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Wednesday, April 22, 2009

University Bookstores and the Intellectual Life of Campus

3172235998_97e29e3f89_m My school, the University of North Dakota, recently declined to renew its contract with Barnes & Noble to run the campus bookstore. Instead, they’ve signed up with Follett. So we are in the midst of transferring control of the bookstore from one megalithic operator to another. This seems to me a real shame. I have nothing against B&N or Follett. I am sure they are generally very good at meeting contractual expectations while maintaining a profitable and tidy operation. But there are few things so wonderful as a bookstore that is neither tidy nor profitable.

As an undergrad at the University of Texas at Austin, I must have spent, cumulatively, at least a solid week browsing aimlessly in the cluttered aisles of our Co-op Society bookstore. They had, as one guy I talked to remembered, “every book in the world.” I recall once looking through a whole table of scholarly books on theoretical mathematics. Not that I understood any of it. But I felt very academic just leafing through. And it wasn’t just the books. There’s something inspiring about spectrum-ordered rows of art supplies. And I loved the fact that if I ever needed to pick up a scalpel, a stethoscope, or a box of 25 microscope slides, the bookstore was there for me.

Okay – if I wax any more tweedy, I’m going to make some one nauseous. I get that. But hey, I’m a law professor. I like the smell of books and coffee.

The last time I was down in Austin the bookstore had pared down to a neat little operation, renting out most of their A-list retail space to Barnes and Noble. What a bore. I hear Barnes and Noble has since left, but the old every-book-in-the-world Co-op hasn’t returned.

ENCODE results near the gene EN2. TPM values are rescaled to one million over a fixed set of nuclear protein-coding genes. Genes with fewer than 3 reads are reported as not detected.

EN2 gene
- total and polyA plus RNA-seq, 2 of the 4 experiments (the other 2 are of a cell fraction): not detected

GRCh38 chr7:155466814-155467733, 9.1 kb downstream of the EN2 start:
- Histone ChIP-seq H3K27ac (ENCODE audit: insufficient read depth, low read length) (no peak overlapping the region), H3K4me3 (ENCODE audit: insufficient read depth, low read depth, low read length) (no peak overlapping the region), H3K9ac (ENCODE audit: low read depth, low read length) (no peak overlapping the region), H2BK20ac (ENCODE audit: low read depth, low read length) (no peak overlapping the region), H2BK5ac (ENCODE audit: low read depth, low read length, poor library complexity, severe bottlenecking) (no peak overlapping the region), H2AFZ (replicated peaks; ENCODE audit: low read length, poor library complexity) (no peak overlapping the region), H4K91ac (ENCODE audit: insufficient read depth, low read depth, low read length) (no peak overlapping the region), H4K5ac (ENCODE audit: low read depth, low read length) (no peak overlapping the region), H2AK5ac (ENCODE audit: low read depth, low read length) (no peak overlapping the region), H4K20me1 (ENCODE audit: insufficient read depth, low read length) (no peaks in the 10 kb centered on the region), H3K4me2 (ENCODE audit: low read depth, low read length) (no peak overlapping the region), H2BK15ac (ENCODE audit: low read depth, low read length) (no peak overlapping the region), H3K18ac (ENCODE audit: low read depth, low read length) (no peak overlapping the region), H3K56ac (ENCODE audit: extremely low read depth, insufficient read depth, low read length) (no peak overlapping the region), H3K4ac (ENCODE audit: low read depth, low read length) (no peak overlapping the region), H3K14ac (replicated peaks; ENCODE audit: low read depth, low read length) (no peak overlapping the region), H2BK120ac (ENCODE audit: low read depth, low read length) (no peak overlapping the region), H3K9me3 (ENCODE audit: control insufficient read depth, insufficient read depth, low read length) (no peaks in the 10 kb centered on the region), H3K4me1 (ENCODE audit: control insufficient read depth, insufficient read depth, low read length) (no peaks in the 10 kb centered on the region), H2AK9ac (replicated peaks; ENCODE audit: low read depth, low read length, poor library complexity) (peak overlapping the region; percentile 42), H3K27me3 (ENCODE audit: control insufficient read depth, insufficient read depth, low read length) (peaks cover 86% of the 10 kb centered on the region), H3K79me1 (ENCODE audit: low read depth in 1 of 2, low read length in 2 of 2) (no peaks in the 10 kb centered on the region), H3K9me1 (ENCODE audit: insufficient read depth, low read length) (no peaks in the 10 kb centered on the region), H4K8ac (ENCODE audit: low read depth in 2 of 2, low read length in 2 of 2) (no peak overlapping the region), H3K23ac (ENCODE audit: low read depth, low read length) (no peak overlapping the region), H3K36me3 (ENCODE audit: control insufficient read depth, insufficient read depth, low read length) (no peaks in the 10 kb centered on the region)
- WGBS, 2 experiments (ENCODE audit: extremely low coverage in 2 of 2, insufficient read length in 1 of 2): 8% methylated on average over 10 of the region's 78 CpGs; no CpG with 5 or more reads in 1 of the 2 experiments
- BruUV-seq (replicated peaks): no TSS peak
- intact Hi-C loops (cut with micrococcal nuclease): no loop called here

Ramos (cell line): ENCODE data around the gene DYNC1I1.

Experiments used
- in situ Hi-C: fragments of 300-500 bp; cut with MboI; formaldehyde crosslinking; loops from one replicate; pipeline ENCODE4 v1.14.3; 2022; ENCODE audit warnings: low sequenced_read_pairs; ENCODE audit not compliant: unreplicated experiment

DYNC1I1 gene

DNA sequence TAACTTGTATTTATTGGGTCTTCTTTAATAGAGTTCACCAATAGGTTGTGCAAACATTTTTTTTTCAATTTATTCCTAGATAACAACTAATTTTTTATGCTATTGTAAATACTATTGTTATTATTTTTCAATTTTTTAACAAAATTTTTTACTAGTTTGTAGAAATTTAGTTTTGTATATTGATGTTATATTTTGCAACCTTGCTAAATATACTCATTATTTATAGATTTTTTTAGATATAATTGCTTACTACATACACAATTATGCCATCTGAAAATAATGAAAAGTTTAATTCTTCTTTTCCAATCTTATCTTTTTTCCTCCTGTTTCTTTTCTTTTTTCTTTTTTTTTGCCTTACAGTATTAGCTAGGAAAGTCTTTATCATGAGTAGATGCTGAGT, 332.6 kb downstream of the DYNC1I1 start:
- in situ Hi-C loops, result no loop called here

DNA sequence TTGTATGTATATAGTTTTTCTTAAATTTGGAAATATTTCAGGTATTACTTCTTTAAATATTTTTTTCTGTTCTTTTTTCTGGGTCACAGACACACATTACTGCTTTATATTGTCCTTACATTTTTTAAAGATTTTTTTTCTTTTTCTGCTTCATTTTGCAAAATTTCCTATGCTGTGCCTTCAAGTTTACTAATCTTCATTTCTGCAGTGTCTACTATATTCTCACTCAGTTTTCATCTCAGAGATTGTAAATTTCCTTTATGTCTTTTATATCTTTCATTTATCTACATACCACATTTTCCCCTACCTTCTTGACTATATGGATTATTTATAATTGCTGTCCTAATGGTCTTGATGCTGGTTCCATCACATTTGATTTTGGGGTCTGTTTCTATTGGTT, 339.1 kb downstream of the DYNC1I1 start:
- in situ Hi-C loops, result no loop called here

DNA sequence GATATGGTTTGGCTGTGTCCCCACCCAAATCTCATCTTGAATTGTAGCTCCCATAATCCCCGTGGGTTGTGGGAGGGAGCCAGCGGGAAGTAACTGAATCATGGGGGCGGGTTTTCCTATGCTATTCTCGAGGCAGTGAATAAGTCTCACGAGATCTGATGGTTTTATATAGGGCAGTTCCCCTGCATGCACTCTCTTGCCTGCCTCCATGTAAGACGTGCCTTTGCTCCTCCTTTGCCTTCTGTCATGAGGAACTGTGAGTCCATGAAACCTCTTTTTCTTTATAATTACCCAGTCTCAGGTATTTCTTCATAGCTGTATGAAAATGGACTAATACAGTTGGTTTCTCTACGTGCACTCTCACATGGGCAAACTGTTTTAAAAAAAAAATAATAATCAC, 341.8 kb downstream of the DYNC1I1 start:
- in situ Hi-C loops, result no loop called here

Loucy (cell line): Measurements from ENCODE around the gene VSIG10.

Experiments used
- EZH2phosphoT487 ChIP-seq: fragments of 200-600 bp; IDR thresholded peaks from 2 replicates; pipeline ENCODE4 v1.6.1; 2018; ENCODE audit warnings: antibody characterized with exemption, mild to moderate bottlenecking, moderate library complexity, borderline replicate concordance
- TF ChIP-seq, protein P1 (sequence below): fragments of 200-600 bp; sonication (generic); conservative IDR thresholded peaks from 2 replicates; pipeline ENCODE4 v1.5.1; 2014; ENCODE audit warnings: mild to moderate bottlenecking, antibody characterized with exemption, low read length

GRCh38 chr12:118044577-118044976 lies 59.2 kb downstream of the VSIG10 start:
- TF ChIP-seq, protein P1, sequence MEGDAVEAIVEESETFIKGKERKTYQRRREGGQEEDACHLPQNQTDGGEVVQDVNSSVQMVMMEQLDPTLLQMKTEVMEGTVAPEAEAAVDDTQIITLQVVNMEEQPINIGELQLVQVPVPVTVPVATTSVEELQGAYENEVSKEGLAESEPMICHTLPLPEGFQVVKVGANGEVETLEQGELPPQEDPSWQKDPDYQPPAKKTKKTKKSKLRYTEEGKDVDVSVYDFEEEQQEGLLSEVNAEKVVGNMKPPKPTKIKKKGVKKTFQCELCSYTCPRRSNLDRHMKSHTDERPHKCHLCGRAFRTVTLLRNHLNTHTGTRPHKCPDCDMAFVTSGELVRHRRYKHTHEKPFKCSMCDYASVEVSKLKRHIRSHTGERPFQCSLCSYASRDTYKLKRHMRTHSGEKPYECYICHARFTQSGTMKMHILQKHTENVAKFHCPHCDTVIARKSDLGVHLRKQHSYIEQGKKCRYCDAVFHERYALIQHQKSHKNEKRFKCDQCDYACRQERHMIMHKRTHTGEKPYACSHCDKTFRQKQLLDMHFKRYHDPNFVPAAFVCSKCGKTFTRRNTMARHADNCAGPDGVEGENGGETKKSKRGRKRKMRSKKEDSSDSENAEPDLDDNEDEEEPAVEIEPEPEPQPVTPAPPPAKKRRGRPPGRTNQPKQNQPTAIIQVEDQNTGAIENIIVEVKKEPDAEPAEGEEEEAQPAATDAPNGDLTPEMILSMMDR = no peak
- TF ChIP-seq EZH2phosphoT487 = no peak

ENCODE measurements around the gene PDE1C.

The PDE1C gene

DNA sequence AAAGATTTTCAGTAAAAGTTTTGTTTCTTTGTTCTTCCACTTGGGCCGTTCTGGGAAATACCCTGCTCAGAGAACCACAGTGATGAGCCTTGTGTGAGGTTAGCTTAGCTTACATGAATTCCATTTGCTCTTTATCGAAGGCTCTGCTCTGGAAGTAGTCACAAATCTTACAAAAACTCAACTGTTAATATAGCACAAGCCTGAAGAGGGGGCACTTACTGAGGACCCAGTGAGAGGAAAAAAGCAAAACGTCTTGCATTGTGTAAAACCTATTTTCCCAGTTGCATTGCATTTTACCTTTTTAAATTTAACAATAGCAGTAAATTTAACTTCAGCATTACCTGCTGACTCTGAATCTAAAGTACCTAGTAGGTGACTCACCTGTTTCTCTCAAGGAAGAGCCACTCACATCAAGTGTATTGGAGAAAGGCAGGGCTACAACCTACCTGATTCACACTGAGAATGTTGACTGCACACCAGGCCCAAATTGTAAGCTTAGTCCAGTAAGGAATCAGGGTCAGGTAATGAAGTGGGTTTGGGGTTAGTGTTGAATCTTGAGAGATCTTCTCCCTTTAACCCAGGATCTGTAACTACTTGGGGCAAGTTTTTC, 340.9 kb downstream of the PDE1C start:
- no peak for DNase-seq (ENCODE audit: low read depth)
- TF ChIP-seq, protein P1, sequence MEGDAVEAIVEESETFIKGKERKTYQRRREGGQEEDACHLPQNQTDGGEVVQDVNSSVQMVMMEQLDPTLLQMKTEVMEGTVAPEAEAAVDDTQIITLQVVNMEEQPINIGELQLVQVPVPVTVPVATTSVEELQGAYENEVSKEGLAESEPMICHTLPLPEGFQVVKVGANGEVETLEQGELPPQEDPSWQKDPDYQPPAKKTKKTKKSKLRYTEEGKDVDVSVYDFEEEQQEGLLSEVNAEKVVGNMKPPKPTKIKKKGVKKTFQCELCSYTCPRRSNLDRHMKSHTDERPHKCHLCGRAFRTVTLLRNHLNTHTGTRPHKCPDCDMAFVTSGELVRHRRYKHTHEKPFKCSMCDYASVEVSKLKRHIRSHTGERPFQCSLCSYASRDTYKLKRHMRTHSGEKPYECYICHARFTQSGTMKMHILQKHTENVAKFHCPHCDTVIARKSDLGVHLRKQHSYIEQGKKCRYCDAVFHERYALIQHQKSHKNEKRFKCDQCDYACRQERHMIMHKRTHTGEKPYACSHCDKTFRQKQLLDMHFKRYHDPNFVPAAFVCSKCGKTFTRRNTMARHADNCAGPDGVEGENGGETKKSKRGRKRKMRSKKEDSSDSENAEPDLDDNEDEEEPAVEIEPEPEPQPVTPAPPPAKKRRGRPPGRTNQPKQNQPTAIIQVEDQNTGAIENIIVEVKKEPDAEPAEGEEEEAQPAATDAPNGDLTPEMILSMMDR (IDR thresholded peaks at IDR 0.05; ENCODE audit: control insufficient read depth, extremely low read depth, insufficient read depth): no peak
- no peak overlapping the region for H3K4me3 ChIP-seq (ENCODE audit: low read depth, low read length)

Watching UND switch from one mega-retailer to another, I feel like we are missing the chance to extend the university experience with a truly great bookstore.

I understand the new bookstore managers are interested in learning from the law faculty what books they ought to carry for law students. I would like to tell them to keep expanding their selection until at least half of the shelf inventory experiences no year-to-year turnover.

Hmmm. I don’t think they are going to go for that.

Posted by Eric E. Johnson on April 22, 2009 at 08:51 PM in Books, Life of Law Schools | Permalink


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http://phrogz.net/nodes/nauseous.asp & several other sites spell out the distinction. But, to quote Merriam-Webster's Dictionary of English Usage, "Any handbook that tells you that 'nauseous' cannot mean 'nauseated' is out of touch with the contemporary language. In current use it seldom means anything else."

Posted by: Andrew | Apr 28, 2009 1:56:59 PM

Jimbino: I misspelled/mistyped "someone" by inserting a space. But I used "nauseous" correctly. The next time you want to show off your language prowess, you might try consulting a dictionary first.

Posted by: Eric E. Johnson | Apr 24, 2009 10:53:03 PM

You are tweedy, else you wouldn't say, "I’m going to make some one nauseous." You would instead write 'someone' and 'nauseated'. Be assured: you are both tweedy and nauseous. You also probably misuse 'enormity', 'peruse', 'absolutely', and "in terms of."

Posted by: jimbino | Apr 24, 2009 10:37:22 PM

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